Monday, July 23, 2018

Movie Review: GHOST IN THE SHELL (2017) Starring Scarlett Johansson


Director: Rupert Sanders
Genre: Sci-fi, Action, Thriller
Starring: Scarlett Johansson, Pilou Asbæk, Michael Pitt, Takeshi Kitano, Chin Han, Juliette Binoche, Anamaria Marinca
Runtime: 107 min
Rating: PG-13 for intense sequences of sci-fi violence, suggestive content and some disturbing images
Purchasing Links: DVD, Blu-ray

Read the review after the jump.


Review by Popa Razvan

Based on the homonymous Japanese cult manga and subsequent 1995 anime adaptation, the 2017 sci-fi thriller "Ghost in the Shell" arrives with honorable intentions but falls short of its ambitions and ultimately fails to justify its existence.

Directed by Rupert Sanders, who has shown solid visual flair with his debut film "Snow White and the Huntsman", the film is set in the near future, as new technological barriers are being broken by Hanka Robotics. Scarlett Johansson stars as Mira Killian, Hanka's greatest achievement, a flawless fusion of a human brain and a synthetic body. The corporation decides to test Mira's abilities within the anti-terrorist organization Section 9, and a year after her creation, Mira, now a Major, has become an efficient crime-fighting machine. However, she's experiencing disturbing hallucinations, that could be glitches, or perhaps lost memories from her former life. The situation is further complicated by the appearance of a mysterious cyber-terrorist named Kuze (Michael Carmen Pitt) who seeks to reveal the truth behind Hanka Robotics' experiments. Mira sets out to capture Kuze, and in the process recover her past, a dangerous endeavour that will reveal disturbing secrets.

Ghost In The Shell 2017 Image 1

The film received some harsh criticism prior to its release for casting Johansson for an Asian character. This, however, is the least of the film's problems. Its biggest problem is that, like most adaptations of an already classic source material, the film feels unnecessary, adding nothing new to the original, and ultimately proving incapable of capturing the essence of what made the 1995 animated film such a timeless classic.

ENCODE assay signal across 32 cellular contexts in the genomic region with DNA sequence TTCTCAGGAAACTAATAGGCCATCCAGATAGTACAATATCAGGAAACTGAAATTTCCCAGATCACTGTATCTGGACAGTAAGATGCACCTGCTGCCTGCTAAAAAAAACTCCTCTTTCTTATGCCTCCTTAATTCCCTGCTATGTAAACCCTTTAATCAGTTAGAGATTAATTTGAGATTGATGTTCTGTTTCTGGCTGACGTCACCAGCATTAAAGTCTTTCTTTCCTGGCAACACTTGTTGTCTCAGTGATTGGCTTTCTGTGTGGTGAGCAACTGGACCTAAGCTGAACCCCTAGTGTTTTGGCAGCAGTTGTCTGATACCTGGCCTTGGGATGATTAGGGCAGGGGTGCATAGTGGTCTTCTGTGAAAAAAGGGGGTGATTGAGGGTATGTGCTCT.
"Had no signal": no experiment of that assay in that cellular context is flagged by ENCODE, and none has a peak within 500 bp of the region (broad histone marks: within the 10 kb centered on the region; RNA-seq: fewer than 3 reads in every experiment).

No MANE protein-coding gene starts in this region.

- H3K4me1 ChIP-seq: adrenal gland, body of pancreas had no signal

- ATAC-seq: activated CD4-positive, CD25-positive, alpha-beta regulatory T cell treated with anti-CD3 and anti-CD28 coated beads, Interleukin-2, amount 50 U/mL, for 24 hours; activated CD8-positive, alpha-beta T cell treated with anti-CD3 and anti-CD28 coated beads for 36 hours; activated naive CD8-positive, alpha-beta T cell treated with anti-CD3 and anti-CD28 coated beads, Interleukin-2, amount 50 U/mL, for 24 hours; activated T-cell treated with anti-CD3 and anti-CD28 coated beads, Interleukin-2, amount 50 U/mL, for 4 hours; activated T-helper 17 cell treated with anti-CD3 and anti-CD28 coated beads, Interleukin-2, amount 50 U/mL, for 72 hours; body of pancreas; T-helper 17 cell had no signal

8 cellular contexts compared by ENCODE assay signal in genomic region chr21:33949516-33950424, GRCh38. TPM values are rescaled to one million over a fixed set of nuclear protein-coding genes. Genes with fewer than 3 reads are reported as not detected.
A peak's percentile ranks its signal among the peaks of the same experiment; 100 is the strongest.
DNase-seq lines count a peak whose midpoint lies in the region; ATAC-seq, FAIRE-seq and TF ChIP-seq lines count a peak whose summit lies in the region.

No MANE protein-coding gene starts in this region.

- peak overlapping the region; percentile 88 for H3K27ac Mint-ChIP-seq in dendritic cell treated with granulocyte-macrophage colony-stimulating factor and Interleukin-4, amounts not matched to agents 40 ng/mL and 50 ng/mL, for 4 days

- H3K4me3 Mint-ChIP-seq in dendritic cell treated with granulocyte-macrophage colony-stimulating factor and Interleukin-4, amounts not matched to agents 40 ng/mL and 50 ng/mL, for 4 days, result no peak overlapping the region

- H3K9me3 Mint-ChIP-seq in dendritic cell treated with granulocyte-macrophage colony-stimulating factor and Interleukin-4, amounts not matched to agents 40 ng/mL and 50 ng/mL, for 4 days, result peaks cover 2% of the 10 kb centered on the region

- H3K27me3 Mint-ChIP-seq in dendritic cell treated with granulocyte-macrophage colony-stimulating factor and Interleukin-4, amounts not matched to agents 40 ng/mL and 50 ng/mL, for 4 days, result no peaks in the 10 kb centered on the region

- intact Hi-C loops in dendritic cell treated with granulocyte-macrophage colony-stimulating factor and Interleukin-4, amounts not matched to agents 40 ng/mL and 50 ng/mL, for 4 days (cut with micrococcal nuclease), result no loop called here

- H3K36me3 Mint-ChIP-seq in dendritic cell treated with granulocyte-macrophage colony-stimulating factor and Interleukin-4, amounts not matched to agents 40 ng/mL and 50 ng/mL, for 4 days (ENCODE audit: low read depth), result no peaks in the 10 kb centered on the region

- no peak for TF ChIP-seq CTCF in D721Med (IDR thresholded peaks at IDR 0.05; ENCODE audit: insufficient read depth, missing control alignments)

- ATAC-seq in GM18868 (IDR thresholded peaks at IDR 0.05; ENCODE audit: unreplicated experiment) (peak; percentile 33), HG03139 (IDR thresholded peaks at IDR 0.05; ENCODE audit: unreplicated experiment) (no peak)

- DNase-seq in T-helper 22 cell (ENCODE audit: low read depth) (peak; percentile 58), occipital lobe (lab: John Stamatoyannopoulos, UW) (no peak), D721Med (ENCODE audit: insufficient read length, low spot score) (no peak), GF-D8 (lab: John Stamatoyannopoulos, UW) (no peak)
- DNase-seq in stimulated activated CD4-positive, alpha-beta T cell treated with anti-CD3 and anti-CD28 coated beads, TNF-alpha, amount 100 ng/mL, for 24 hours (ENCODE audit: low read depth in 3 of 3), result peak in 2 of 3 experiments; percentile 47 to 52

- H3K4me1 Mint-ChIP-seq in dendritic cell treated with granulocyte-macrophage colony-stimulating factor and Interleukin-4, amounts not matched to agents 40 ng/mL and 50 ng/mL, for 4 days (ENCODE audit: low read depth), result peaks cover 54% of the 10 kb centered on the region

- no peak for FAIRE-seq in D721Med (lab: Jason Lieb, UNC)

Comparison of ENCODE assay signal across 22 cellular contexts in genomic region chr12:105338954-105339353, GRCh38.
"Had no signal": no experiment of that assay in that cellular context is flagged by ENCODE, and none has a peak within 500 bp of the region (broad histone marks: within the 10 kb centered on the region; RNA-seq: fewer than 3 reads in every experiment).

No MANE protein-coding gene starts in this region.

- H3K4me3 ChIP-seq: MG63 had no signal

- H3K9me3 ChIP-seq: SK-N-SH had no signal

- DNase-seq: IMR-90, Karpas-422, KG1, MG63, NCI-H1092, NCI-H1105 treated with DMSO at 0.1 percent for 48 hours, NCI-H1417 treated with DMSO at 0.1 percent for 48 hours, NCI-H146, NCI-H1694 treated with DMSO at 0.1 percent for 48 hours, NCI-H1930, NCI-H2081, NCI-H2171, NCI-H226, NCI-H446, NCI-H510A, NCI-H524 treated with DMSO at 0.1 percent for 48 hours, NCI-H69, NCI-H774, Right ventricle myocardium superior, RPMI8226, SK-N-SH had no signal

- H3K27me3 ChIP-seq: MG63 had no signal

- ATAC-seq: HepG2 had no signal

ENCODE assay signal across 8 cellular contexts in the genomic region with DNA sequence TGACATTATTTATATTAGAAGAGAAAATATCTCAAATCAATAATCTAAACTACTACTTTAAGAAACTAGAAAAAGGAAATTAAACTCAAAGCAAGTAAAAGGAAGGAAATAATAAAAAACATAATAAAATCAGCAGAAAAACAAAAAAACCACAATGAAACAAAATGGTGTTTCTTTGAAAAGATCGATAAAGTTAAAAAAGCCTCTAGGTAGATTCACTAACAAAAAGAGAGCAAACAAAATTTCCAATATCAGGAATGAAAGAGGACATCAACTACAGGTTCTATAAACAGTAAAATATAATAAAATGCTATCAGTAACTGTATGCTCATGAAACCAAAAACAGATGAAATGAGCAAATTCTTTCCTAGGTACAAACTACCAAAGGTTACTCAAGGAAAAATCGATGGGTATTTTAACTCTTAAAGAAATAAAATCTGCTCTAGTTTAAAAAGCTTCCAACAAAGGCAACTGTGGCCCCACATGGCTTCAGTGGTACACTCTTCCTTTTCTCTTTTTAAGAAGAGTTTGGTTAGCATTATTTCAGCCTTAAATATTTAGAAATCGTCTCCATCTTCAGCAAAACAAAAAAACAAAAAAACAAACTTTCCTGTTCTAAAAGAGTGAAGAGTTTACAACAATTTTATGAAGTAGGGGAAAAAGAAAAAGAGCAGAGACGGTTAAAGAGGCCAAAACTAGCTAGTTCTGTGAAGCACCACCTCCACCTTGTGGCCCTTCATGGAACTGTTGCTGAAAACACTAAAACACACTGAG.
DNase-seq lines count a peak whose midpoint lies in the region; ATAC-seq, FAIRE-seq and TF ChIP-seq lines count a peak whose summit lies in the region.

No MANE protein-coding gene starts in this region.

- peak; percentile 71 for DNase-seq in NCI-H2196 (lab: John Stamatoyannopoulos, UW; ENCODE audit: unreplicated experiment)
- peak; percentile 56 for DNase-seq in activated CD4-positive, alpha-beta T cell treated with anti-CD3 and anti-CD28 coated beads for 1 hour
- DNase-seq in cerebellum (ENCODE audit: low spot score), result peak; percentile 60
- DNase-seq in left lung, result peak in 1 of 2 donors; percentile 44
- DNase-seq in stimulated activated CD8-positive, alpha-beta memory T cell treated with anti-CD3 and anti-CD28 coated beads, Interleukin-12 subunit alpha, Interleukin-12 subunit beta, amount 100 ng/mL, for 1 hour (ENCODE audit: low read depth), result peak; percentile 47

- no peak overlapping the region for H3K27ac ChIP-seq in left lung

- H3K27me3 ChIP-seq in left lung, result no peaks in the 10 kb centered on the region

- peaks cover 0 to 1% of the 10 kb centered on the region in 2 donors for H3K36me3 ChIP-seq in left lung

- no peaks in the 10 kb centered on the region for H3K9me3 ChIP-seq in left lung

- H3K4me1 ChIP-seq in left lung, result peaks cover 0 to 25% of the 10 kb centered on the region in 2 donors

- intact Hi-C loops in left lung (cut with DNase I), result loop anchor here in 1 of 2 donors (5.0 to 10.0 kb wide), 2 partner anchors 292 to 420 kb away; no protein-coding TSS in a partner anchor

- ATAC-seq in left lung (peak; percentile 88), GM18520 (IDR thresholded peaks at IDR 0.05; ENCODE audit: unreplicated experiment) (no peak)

The existencial toilings of our cyber-heroine are poorly explored, with the focus shifted heavily towards stylish action set pieces and stunning visuals. A clear case of style over substance. Still, there is something of a silver lining here. The film is handsomely produced, visually thrilling, filled with interesting details and even though the story is short on innovation, it still has enough strength to grab the viewer's attention. Still, it never really betrays the cyberpunk subgenre, or its source material, but it remains a shallow imitation.

Ghost In The Shell 2017 Image 2

In the end, I suppose it could have been much worse. Sanders doesn't commit any grave sins. He's in full command of this movie from an "entertainment" perspective. The narrative flows smoothly, the visuals are top notch, the acting is as good as can be expected, although I couldn't point out any major highlights, and everything clicks together just enough to give the film a fun factor. One curious decision was that of aiming for a PG-13 rating, despite the original film being R-rated. It didn't even help the film much at the box-office, since it flopped with only $169 million worldwide against a $110 million budget. Overall, though, I can't say additional violence and/or nudity would have added anything substantial to the film.

Ghost In The Shell 2017 Image 3

Fans of the "Ghost in the Shell" franchise will probably feel disappointed by the live-action version's shortcomings, but for the uninitiated, and those looking for some relatively clever sci-fi shoot'em up action, it might be worth checking out. Cyberpunk gets so little attention on the big screen these days that even a lesser movie, such as this one, deserves a chance.



  • Excellent production values
  • Stunning Visuals
  • Efficient casting for the most part
  • Interesting story
  • A healthy serving of thrills

  • Not much depth, which is a big minus considering its genre
  • Style over substance
  • Adds nothing new to its source material



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